Comcast Corp. is the largest cable operator in the US. Its shares have been down this year, and fell further after reporting “disappointing” 3rd quarter results. (In the “for what it’s worth” department, the company had beaten Wall Street’s expectations the previous 3 quarters.)
I stated in my last post that I purchased Comcast’s Class A Special stock (CMCSK/NASDAQ) on Monday (11/28), which closed that day at $26.73 a share. The 52-week high of $34.16 was reached on March 30 of this year and the 52-week low hit $25.57 earlier this month. The market capitalization is approximately $59.5 billion and the company trades at about 1.45 times book. There is no dividend.
Why Comcast is down
Like other cable companies, Comcast faces several risks. Investors have emphasized these risks when evaluating the company, and the share price has suffered as a result.
For starters, Comcast is losing basic cable subscribers while facing increased competition from telecommunications outfits like Verizon and SBC (soon to be renamed AT&T) as well as satellite companies (such as DirecTV Group, which I also own).
Comcast faces potentially higher programming costs. These are already the company’s largest single expense, and no matter how much it focuses on holding down costs, “must-have” content providers such as ESPN clearly possess negotiation advantages.
Comcast is also yet another family-controlled media company. CEO Brian Roberts, son of Chairman and Founder Ralph Roberts, controls 33% of the voting shares. The fact is that the Adelphia scandal has made family ownership a risk in and out itself for many investors.
And Comcast faces the constant threat of increased government regulation at all levels -- federal, state and local.
Finally, there is always the potential of new technologies being developed and disrupting the company’s business model.
What Comcast has going for it
Because of the above, Comcast stock is down. I believe that’s temporary and investors with a 3-5 year time horizon will be rewarded when buying the stock at current levels.
Even though the company is losing basic cable subscribers, its future is as a multi-system operator. Comcast lost 46,000 basic cable subscribers in the 3rd quarter (leaving it with 21.4 million) but added 437,000 high-speed data subscribers. In fact, its high-speed internet service exceeded $1 billion in the 3rd quarter. At 20% market penetration, this line of business has significant growth potential.
The company is also adding digital phone customers, though not as fast as Wall Street would like, gaining 12,000 in the quarter. It reaffirmed its target of 200,000 to 250,000 net additional digital phone subscribers by the end of 2005.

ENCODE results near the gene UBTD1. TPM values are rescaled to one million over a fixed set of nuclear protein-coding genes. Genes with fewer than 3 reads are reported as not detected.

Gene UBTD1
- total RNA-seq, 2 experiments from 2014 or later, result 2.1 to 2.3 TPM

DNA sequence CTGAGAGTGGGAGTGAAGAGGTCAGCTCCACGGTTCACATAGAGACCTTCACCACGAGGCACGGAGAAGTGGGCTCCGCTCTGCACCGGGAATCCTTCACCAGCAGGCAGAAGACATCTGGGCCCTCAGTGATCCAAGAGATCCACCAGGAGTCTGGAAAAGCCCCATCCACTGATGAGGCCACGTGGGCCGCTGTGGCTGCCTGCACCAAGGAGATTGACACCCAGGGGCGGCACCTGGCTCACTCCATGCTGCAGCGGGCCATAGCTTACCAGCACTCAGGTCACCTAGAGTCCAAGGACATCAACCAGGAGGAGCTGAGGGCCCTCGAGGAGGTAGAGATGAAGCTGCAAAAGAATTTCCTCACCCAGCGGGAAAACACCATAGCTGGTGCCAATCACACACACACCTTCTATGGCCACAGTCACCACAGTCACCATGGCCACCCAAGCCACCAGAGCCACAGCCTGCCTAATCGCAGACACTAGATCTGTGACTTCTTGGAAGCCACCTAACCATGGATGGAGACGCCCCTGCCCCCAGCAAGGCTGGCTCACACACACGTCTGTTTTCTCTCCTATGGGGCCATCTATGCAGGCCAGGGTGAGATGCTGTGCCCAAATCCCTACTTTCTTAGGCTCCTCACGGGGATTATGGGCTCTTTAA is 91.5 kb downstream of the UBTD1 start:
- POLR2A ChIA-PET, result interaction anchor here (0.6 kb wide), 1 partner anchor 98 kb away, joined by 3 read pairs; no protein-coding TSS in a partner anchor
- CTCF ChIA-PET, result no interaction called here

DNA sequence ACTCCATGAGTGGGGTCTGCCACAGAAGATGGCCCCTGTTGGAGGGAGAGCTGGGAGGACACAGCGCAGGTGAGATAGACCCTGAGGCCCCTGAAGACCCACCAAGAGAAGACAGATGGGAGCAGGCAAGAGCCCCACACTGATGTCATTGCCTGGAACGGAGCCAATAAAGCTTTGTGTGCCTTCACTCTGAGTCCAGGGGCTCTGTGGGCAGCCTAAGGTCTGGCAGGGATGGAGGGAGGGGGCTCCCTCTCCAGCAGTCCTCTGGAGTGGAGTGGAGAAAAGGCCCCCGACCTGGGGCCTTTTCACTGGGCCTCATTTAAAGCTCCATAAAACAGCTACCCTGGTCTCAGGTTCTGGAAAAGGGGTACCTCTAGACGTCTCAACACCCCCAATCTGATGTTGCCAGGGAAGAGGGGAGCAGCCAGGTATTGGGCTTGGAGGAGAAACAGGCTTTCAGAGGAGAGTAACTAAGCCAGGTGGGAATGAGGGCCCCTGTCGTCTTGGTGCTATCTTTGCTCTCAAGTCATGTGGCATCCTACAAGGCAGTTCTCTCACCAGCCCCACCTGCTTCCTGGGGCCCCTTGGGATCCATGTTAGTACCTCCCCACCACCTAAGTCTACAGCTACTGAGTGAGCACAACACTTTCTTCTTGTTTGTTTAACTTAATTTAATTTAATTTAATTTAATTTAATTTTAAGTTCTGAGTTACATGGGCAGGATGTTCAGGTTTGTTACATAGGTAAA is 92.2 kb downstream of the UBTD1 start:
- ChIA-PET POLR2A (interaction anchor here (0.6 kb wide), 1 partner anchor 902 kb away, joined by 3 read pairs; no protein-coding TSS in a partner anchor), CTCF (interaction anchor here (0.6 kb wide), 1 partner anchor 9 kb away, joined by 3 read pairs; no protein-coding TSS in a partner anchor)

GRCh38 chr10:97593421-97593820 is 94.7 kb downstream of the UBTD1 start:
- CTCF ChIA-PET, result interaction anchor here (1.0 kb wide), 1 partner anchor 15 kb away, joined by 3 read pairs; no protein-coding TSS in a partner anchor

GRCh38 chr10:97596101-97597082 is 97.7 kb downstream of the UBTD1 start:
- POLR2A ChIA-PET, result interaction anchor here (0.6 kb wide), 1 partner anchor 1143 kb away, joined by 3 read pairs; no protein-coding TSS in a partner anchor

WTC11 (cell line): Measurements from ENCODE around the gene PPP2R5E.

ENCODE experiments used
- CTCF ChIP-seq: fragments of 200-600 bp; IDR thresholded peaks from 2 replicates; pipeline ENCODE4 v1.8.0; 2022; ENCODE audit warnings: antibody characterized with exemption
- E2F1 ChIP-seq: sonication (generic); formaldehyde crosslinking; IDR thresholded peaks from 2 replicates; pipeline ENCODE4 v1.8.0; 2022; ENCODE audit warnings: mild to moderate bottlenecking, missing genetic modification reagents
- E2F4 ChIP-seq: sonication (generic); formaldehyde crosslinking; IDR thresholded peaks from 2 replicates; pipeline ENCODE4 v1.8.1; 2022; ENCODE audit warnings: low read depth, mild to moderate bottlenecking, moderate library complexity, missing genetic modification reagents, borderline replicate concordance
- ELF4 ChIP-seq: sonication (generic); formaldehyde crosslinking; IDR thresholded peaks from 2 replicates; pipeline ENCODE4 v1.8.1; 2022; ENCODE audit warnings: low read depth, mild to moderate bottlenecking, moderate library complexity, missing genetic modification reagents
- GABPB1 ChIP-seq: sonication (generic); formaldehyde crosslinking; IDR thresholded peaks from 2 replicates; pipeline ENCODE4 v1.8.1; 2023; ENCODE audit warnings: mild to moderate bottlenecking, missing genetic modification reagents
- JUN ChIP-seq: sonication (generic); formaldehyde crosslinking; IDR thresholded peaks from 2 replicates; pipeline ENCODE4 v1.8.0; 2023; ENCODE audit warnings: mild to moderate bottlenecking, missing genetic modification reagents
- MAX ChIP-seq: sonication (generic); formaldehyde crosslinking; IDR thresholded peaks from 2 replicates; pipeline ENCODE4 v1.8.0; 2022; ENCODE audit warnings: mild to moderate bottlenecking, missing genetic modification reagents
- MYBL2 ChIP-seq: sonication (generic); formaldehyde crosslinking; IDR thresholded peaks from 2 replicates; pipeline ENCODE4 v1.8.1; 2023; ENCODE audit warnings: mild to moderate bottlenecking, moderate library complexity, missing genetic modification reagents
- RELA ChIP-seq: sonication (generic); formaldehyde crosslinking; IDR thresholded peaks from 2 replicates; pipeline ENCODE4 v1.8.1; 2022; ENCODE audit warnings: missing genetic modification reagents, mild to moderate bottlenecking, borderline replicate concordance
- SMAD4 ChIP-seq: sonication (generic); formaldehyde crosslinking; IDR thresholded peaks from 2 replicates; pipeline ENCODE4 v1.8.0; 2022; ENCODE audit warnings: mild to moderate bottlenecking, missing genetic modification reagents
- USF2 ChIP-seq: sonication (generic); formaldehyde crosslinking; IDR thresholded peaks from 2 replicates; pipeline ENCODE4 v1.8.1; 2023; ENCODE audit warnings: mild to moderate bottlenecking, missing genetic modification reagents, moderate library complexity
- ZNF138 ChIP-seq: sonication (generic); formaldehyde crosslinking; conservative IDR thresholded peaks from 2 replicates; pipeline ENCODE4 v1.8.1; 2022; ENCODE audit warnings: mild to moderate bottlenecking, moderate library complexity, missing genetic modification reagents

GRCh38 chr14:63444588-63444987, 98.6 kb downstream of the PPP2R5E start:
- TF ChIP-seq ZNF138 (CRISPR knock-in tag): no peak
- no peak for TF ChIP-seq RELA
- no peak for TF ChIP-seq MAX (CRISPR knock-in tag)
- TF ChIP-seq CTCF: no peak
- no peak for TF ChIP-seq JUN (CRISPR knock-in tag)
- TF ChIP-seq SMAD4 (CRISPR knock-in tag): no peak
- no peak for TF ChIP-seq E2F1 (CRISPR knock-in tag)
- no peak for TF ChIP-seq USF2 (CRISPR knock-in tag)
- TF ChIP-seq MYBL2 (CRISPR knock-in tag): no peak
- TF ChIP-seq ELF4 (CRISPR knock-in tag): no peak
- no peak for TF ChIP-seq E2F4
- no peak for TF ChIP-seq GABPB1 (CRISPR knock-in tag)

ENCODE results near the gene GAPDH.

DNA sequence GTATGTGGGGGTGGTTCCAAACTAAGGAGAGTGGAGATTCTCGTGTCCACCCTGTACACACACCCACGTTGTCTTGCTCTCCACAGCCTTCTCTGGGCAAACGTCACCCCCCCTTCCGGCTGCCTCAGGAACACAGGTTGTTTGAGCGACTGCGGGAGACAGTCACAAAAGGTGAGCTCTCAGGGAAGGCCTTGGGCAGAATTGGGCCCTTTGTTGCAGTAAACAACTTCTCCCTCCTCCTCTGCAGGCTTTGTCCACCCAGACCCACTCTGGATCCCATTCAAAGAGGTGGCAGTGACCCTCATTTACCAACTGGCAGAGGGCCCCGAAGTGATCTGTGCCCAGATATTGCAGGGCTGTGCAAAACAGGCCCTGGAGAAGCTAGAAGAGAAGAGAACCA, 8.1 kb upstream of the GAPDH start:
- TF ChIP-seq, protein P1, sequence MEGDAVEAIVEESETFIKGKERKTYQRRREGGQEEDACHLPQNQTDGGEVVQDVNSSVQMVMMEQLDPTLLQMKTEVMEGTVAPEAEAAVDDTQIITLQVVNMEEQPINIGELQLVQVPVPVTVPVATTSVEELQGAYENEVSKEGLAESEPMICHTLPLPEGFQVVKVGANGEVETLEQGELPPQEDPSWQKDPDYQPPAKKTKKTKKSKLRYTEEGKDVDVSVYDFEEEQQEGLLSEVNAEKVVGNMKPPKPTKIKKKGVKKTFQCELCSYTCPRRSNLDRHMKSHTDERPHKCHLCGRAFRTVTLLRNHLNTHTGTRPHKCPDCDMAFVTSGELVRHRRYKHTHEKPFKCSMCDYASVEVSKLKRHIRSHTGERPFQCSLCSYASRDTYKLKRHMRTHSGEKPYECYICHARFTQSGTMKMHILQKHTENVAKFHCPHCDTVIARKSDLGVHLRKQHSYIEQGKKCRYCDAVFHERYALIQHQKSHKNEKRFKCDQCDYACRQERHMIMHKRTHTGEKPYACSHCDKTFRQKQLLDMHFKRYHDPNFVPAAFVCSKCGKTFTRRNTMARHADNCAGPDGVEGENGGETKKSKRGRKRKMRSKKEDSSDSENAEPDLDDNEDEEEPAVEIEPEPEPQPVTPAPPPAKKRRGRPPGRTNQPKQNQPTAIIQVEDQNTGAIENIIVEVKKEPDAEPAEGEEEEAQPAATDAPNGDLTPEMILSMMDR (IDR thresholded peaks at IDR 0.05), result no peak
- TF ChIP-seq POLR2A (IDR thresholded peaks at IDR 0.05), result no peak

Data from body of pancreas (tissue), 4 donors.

This brings up Comcast’s “disappointing” 3rd quarter results. The company reported a profit of $222 million, or 10 cents a share, roughly the same as the year before.
And revenue rose to $5.6 billion, matching or slightly exceeding what many analysts estimated, while cash flow climbed about 13% to $2.1 billion.
But higher programming costs stemming from its deal to televise National Hockey League games have caused Comcast to cut growth expectations for 2005. The company now expects 2005 cash flow growth of 13%, down from the previous range of 14% to 15%. And stronger demand for costlier set-up boxes is leading to higher capital expenditures -- up to $3.5 billion from the previous target of $3.2 billion to $3.3 billion.
So the company’s “disappointing” 3rd results were due to increased capital expenditures in 2005. I think there’s a good chance for Comcast to achieve substantial return over its cost of capital in 2006 and beyond.
In fact, CEO Brian Roberts runs this family-controlled company in the best interests of shareholders. He recently quipped that Comcast’s shares could be picked up at “going out of business sale” prices in the stock market. And he’s backing up his words with action: Comcast has been steadily repurchasing its shares and bought back about $752 million worth of its stock in the 3rd quarter alone.
Along with making strategic capital expenditures and aggressively buying back stock, Comcast targets growth through acquisitions. Examples include purchasing the cable and broadband operations of privately held Susquehanna Communications and acquiring (along with Time Warner) the assets bankrupt Adelphia earlier this year.
Bottom Line: Comcast is down largely as the result of a decade-long lull for cable operators. Yet the company has excellent management, is growing revenues and cash flow, and is experiencing strong demand for its menu of digital cable services. There are risks but I find Comcast attractive at current prices.
Note: I always encourage readers to do their own due diligence before buying something I’ve bought. That’s especially true here because there’s a lot more I haven’t touched on. Such as HDTV and video-on-demand (VOD), Comcast’s deals with CBS and Radio Shack, and the fact that a certain gentleman in Omaha has been purchasing more Comcast stock. So please read up on this company before buying.
Class A Special Stock: As stated above, I purchased Comcast’s Class A Special stock (symbol: CMCSK). They trade at a slight discount to the company’s Class A stock (symbol: CMCSA). The reason is that the Class A stock has voting rights while the Class A Special stock generally has no voting rights.
UPDATE 9/30/06: I reduced this holding by 25% on Friday (9/29/06). I sold at $36.42 and the Special Class A shares closed the day at $36.81.